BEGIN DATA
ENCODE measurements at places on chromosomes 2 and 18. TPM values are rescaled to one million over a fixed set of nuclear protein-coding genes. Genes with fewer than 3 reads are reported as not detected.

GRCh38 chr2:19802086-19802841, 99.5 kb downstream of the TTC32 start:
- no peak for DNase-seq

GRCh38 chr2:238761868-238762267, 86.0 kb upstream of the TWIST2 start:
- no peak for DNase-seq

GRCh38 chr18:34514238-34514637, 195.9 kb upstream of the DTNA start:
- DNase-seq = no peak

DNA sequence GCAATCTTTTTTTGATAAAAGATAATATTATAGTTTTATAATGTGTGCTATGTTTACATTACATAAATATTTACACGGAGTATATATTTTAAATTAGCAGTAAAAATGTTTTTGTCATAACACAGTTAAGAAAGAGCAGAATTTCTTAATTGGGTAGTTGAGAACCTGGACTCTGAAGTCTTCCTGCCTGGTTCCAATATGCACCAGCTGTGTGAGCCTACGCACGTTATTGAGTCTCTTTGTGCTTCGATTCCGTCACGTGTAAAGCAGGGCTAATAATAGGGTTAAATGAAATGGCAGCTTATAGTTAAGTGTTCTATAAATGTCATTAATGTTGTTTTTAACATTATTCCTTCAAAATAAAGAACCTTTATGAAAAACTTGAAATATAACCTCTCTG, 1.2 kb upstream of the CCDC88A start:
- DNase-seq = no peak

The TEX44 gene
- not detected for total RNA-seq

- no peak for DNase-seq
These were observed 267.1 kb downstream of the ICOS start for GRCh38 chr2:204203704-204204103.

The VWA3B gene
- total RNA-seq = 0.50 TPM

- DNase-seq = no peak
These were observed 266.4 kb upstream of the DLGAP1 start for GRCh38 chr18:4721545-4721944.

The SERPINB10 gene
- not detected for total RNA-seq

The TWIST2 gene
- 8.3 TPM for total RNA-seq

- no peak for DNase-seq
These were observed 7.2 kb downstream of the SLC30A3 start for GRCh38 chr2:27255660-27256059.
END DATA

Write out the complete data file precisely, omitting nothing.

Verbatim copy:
ENCODE measurements at places on chromosomes 2 and 18. TPM values are rescaled to one million over a fixed set of nuclear protein-coding genes. Genes with fewer than 3 reads are reported as not detected.

GRCh38 chr2:19802086-19802841, 99.5 kb downstream of the TTC32 start:
- no peak for DNase-seq

GRCh38 chr2:238761868-238762267, 86.0 kb upstream of the TWIST2 start:
- no peak for DNase-seq

GRCh38 chr18:34514238-34514637, 195.9 kb upstream of the DTNA start:
- DNase-seq = no peak

DNA sequence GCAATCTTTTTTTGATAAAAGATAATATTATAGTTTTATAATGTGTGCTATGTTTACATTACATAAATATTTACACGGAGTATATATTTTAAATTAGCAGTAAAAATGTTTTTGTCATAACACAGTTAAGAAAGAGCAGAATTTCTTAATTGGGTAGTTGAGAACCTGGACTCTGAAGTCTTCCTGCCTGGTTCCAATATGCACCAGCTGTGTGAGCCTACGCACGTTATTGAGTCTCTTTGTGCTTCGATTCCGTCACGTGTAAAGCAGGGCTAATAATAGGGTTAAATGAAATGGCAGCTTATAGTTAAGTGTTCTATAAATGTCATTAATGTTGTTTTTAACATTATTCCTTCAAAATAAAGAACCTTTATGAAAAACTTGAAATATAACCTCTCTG, 1.2 kb upstream of the CCDC88A start:
- DNase-seq = no peak

The TEX44 gene
- not detected for total RNA-seq

- no peak for DNase-seq
These were observed 267.1 kb downstream of the ICOS start for GRCh38 chr2:204203704-204204103.

The VWA3B gene
- total RNA-seq = 0.50 TPM

- DNase-seq = no peak
These were observed 266.4 kb upstream of the DLGAP1 start for GRCh38 chr18:4721545-4721944.

The SERPINB10 gene
- not detected for total RNA-seq

The TWIST2 gene
- 8.3 TPM for total RNA-seq

- no peak for DNase-seq
These were observed 7.2 kb downstream of the SLC30A3 start for GRCh38 chr2:27255660-27256059.